Synopsis (spoilers ahead): In the GCPD Alleytown Precinct, Detective Hadley tries to convince his colleagues that Catwoman is back and starting a war with the Khadym mob. Meanwhile, Catwoman plots her move in that war – stealing a huge shipment of drugs with her crew. After T-boning the drug van with a semi, she gasses the crew in the van and takes them out while wearing a gas mask (like the cover). Her team of kids strip the van for parts, while Selina has her own plans for the drugs.
Later, Selina Kyle meets with rival gang leader Trish “Pit” Rollins and affirms their business alliance/arrangement.
One of Selina’s kids gives Hadley a storage unit location, leading him straight to the drugs and the thugs that Catwoman took out.
Despite the appearance of cordiality, Pit orders her assassin to kill Selina, since Catwoman has principles and is thus unpredictable, and a potential rival in the long term. However, Penguin’s hired assassin Father Valley kills Pit’s assassin first, saying he and he alone will kill Selina, in his own chosen time and place.
Analysis: After the extremely enjoyable Joker War tie-in with Catwoman #25, Ram V and Fernando Blanco have settled into a Brubaker or Valentine-esque Catwoman vs. Gotham crime story, complete with extremely twisty alliances and betrayals, some brutal violence, and a really fun central heist setpiece.
Blanco continues to draw a Catwoman who is full of fun and life as well as strength and intelligence, really keeping the key of the character – that unlike a lot of Gotham characters, she really has a good time being herself. Ram V gives him plenty of opportunities to do so as well, also weaving a complex plot around with fairly sharp dialogue. All in all, Catwoman continues its upward trajectory after the dreary and confusing plots of the last two years.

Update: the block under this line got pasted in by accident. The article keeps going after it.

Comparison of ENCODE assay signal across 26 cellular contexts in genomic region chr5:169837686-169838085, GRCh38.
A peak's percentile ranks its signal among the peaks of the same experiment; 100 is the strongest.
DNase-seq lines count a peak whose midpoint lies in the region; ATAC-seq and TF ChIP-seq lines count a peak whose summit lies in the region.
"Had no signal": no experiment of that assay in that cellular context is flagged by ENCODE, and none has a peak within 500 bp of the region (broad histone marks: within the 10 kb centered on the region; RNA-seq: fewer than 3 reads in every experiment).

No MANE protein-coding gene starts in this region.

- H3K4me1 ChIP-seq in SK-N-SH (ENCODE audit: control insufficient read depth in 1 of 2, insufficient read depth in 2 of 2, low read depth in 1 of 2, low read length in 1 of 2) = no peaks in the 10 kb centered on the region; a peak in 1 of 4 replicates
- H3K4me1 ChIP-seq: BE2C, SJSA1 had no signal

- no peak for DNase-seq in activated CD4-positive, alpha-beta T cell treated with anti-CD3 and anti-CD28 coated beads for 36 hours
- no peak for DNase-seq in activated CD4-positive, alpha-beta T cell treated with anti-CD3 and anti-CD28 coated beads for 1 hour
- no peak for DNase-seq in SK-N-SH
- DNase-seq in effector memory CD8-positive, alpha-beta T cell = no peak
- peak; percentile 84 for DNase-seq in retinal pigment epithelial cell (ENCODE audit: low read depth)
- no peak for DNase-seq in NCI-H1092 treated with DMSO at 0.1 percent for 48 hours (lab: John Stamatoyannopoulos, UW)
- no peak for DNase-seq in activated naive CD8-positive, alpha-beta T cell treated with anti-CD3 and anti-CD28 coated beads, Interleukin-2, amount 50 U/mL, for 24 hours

One small drawback is the lack of signposting. Given the very complex network of characters and locations, all of which are new creations or lack immediately identifiable visual cues in this slightly washed out, grimy part of the Batman universe, it would definitely help readers if the creative team gave a few more reminders about their names and organization. But that’s a minor quibble, and when reading the story in trade, the complexity of the story will probably be much more rewarding, as it was in Valentine’s run.
Joelle Jones (recently announced as the creator of the new Wonder Woman/Girl, Yara Flor) continues to provide solid covers for the run, showing the central confrontation between Catwoman and her enemies. Jenny Frison, who got her own big break as a variant artist for Wonder Woman during Greg Rucka’s run, gives Selina a magenta-washed, contemplative look, with a lovely white cat on her shoulder.
Final Thoughts: Ram V and Fernando Blanco continue their tightly plotted and engaging crime story for Catwoman, increasing the stakes with action and betrayal.
Editor’s Note: DC Comics provided TBU with a copy of this comic for review purposes. You can find this comic digitally and help support TBU in the process by purchasing this issue through Comixology.